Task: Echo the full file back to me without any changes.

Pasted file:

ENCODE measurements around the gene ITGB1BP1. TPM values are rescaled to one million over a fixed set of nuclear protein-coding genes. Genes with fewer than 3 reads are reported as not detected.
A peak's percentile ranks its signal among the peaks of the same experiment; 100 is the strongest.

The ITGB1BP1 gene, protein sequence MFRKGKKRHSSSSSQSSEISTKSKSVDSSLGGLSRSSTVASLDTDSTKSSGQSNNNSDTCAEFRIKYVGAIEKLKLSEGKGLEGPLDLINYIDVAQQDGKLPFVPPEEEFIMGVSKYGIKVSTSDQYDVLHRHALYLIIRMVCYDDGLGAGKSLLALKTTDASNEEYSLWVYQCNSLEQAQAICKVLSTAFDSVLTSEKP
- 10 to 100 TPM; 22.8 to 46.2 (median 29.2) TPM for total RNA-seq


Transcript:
ENCODE measurements around the gene ITGB1BP1. TPM values are rescaled to one million over a fixed set of nuclear protein-coding genes. Genes with fewer than 3 reads are reported as not detected.
A peak's percentile ranks its signal among the peaks of the same experiment; 100 is the strongest.

The ITGB1BP1 gene, protein sequence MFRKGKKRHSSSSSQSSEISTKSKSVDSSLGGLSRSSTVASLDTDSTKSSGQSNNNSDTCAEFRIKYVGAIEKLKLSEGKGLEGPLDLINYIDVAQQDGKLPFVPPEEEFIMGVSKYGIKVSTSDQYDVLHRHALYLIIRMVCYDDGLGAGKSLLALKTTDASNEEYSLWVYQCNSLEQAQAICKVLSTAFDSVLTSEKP
- 10 to 100 TPM; 22.8 to 46.2 (median 29.2) TPM for total RNA-seq